Reprisal premieres December 6 on Hulu.
By Chris Flanagan
Reprisal, Hulu’s latest venture into scripted programming, is a familiar yet complicated tale of revenge that uses a unique world and population of characters in order to set itself apart from similar stories that have come before it. Its plot centers around Katherine/Doris (Abigail Spencer), the sister of a major gang leader, Burt, who is wrongfully believed to have betrayed the family and is supposedly killed for it. Having not died, she spends the next decade slowly working her way back into the world that spurned her in order to topple her brother’s empire from the inside out.
What makes Reprisal so interesting is not so much its story but its setting which is comprised of a hybrid of throwback hot rod and biker gangs with names like – The Vipers, Cleavers, Brawlers, Ghouls, etc. – all operating in an age of flip phones. It’s a strange concept, to say the least, but the aesthetics are undeniably beautiful as the people within this world resemble what it would look like if the cast from Grease were all professional criminals after they graduated high school. This is one of the show’s main strengths as the entire production helps forgive any shortcomings with the script or pacing which are deficient at times. The cast such as Rodrigo Santoro (Westworld), Mena Massoud (Aladdin) and Madison Davenport (Black Mirror) all do a good job with their respective characters, each having something holding them back from achieving what they truly desire in their lives – again, a trope that we understand very well – but as the show progresses each of them are able to stretch somewhat beyond what has typically stunted similar character’s development by offering surprising narrative turns when least expected.
One of the main issues that served as both a blessing and a curse for Reprisal was within its pacing. Each of its 10 episodes spans almost an hour and as I approached the halfway mark of the season I came to the realization that its narrative path had prevented the pace from moving quickly, opting for a slow-burn to its story. For the most part, this still was able to offer a compelling story within each episode but I couldn’t help but feel that if sped up just slightly that the show would’ve been significantly better. Its pacing also did little to disguise issues with the script that would sometimes stall or have senseless dialogue that could’ve easily been edited but the cast was able to help elevate it to a serviceable place that was neither strength or a debilitating weakness.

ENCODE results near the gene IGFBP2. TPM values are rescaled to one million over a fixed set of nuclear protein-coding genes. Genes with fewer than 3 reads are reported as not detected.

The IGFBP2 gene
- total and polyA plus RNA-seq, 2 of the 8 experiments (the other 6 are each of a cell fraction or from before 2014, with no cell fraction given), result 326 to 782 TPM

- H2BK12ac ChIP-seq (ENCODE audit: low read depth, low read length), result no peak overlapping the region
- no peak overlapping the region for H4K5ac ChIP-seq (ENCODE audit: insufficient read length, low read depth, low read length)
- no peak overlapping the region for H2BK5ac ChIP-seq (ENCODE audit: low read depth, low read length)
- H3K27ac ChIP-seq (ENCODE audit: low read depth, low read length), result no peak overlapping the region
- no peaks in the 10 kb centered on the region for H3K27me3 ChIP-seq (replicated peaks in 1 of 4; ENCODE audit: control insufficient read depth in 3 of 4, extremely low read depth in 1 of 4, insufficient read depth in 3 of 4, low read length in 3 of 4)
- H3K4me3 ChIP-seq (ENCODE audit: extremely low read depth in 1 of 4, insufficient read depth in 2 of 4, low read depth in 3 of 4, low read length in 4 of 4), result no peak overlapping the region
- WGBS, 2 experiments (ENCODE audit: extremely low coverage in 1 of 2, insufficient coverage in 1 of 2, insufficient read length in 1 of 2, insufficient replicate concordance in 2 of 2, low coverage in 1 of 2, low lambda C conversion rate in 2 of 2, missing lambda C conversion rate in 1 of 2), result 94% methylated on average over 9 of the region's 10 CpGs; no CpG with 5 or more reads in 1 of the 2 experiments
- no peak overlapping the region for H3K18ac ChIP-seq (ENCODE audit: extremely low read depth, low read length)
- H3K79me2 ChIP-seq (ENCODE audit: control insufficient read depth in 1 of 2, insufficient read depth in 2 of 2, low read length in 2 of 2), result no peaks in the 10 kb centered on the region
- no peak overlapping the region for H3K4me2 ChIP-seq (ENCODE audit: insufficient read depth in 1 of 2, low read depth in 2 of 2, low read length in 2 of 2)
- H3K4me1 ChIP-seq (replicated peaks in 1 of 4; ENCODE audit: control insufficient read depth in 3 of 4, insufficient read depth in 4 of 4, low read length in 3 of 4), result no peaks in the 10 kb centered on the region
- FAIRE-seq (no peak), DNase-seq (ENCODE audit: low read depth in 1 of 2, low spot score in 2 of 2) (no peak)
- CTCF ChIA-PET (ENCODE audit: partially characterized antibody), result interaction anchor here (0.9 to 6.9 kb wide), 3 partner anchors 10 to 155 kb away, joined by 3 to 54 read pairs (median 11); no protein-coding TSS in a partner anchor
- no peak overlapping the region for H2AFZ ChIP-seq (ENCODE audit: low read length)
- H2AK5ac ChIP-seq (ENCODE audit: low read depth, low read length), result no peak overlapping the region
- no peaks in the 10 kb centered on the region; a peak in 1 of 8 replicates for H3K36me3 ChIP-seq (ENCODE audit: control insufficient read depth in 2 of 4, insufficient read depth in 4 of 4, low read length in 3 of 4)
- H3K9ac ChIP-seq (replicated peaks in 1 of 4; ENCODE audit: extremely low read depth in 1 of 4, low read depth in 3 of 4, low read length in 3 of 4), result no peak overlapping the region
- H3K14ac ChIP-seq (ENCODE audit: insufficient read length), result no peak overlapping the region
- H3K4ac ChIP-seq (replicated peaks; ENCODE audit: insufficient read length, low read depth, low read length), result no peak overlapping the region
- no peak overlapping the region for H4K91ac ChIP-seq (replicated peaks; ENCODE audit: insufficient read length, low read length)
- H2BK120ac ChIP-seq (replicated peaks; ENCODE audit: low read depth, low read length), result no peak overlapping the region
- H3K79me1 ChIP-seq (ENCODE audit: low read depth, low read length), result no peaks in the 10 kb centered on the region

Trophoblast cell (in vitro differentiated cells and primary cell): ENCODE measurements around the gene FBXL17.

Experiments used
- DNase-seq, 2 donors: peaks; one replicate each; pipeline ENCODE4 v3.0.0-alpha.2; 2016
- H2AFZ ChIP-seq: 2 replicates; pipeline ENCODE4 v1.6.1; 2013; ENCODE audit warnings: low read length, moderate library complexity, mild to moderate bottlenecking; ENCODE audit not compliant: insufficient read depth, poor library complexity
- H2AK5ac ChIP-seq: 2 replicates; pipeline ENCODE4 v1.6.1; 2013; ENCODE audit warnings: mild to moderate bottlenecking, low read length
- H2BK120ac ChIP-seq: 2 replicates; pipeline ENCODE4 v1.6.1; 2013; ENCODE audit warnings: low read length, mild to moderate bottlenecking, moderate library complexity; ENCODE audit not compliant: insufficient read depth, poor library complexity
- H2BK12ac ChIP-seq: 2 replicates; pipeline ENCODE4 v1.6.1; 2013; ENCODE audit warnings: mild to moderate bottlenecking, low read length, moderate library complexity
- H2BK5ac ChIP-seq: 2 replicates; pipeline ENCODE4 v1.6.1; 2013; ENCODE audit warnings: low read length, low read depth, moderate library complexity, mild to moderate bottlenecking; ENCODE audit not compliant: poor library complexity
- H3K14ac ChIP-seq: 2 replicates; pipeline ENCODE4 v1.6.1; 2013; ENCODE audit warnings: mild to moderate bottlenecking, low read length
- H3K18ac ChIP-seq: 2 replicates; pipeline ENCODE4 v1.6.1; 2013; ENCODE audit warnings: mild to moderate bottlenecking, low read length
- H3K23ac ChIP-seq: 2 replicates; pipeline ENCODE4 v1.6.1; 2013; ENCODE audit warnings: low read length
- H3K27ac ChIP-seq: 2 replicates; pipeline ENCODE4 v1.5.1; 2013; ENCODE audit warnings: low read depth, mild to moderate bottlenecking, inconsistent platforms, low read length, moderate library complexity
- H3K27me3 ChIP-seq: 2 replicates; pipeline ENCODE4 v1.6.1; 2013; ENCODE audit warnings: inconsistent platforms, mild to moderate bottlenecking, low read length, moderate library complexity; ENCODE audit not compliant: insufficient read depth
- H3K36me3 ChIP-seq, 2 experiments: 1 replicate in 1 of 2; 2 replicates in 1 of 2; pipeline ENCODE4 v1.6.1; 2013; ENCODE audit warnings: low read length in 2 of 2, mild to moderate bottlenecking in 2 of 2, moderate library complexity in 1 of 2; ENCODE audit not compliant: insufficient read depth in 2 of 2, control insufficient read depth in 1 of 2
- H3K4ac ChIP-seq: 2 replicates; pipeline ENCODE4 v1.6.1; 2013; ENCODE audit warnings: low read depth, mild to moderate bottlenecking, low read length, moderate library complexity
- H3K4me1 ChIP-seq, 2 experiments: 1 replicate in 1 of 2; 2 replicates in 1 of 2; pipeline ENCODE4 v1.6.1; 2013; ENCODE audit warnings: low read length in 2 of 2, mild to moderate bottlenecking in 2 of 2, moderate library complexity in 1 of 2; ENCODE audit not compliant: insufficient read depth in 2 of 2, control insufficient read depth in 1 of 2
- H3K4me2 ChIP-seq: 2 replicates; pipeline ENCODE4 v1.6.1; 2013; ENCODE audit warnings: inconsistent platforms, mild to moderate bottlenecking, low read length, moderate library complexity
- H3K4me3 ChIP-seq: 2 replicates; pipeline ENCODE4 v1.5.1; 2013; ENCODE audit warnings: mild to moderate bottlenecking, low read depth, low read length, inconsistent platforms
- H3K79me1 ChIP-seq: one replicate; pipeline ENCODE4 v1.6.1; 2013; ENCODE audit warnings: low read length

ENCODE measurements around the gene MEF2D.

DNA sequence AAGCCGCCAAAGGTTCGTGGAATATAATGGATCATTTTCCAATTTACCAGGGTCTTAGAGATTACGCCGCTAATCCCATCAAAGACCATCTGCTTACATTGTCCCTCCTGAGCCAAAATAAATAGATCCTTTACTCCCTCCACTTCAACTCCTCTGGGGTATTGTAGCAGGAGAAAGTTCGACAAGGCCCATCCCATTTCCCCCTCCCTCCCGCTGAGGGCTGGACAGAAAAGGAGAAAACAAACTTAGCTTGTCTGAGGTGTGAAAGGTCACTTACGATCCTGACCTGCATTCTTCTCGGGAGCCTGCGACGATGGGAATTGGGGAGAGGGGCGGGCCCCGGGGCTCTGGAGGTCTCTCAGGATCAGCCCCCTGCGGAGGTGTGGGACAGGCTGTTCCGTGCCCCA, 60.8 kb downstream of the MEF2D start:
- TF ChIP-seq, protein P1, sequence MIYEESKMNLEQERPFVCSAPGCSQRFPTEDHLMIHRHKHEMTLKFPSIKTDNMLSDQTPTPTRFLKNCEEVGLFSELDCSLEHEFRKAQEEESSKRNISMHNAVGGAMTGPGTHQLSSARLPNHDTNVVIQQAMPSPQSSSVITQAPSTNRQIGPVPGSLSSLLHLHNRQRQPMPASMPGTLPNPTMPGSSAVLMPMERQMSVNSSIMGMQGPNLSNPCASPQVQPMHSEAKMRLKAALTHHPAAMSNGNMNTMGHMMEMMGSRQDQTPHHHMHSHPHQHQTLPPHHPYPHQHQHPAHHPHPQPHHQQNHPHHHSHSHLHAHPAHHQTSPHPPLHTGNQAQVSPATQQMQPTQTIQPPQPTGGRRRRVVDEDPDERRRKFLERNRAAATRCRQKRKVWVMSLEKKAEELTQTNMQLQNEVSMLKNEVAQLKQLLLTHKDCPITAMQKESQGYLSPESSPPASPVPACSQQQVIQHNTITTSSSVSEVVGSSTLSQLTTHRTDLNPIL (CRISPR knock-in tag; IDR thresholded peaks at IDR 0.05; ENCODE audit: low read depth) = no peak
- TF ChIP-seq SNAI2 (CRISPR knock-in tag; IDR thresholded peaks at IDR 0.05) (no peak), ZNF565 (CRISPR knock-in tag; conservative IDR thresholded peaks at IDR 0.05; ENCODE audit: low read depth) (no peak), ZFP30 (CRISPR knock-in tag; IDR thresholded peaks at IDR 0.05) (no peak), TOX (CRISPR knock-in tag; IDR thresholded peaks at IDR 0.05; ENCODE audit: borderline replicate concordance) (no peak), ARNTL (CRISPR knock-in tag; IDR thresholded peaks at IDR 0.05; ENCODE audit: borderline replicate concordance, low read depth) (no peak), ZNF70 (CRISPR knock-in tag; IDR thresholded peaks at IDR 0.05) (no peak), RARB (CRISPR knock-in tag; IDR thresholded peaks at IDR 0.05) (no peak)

Overall, Reprisal is nothing new in terms of a drama centered around characters seeking redemption and revenge, however, what it might lack in originality it more than makes up for in its ability to create a unique world filled with a version of throwback criminals operating in a semi-modern era that can’t help but catch the viewer’s eye. While familiar, Reprisal’s story still offers enough to entertain throughout its 10-episode run and offers a slow burn that continually builds to a satisfying conclusion. It will keep you guessing in moments while simultaneously being predictable in others but it nevertheless delivers as a decent watch that can be accomplished over a weekend.
I give Reprisal a B+.